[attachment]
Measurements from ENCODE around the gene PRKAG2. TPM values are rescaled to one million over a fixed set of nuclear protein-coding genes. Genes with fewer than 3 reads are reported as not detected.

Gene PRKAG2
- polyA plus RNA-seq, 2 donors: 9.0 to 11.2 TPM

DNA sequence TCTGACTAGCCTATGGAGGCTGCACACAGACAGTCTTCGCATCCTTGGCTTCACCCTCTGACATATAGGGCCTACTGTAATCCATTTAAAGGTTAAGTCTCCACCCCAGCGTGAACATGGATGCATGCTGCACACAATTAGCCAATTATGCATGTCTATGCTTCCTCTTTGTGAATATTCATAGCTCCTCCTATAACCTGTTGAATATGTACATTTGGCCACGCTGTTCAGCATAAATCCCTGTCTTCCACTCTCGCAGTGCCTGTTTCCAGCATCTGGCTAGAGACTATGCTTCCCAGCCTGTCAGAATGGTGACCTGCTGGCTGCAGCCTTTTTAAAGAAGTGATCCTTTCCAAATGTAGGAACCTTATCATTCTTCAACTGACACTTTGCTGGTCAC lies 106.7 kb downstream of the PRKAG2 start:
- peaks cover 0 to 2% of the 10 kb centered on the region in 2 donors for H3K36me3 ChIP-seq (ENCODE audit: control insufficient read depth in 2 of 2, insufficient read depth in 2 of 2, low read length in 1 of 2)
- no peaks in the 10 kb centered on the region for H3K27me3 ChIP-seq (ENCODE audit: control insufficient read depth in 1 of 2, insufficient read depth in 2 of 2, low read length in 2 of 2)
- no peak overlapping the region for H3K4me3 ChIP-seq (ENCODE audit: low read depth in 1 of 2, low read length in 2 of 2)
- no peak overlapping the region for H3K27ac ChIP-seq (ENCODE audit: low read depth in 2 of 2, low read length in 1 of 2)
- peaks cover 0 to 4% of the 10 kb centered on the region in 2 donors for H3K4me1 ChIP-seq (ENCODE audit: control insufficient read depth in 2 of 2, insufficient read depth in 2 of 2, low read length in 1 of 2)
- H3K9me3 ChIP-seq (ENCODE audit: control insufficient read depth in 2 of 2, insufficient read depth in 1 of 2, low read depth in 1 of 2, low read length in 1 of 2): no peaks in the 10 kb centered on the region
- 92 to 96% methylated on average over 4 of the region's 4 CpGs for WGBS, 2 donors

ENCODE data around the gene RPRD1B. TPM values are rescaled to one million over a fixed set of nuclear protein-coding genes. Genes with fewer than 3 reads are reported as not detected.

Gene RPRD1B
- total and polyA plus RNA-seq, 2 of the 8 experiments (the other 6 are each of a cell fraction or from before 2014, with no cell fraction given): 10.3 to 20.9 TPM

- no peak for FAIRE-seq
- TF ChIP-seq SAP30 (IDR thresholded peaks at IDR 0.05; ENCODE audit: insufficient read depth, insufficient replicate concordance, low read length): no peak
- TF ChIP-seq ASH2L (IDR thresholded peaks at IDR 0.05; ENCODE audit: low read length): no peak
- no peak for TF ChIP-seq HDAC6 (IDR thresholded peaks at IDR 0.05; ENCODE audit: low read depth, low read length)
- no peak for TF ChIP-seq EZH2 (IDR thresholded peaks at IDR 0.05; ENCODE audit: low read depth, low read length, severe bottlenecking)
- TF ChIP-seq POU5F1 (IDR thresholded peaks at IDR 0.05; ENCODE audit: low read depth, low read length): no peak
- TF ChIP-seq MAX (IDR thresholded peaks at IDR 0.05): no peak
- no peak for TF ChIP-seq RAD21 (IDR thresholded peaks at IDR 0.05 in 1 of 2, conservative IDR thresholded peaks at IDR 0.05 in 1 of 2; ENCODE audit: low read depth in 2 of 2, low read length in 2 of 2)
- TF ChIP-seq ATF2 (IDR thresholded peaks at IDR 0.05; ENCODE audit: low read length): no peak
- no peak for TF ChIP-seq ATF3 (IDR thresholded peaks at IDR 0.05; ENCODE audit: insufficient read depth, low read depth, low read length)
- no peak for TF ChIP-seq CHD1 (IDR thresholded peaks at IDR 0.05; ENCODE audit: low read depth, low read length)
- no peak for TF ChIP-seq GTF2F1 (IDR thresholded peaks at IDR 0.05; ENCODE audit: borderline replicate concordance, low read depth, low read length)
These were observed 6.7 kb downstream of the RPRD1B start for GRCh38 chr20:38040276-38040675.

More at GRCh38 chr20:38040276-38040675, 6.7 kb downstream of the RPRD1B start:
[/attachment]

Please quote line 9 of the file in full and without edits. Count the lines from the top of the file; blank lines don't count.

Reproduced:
- peaks cover 0 to 4% of the 10 kb centered on the region in 2 donors for H3K4me1 ChIP-seq (ENCODE audit: control insufficient read depth in 2 of 2, insufficient read depth in 2 of 2, low read length in 1 of 2)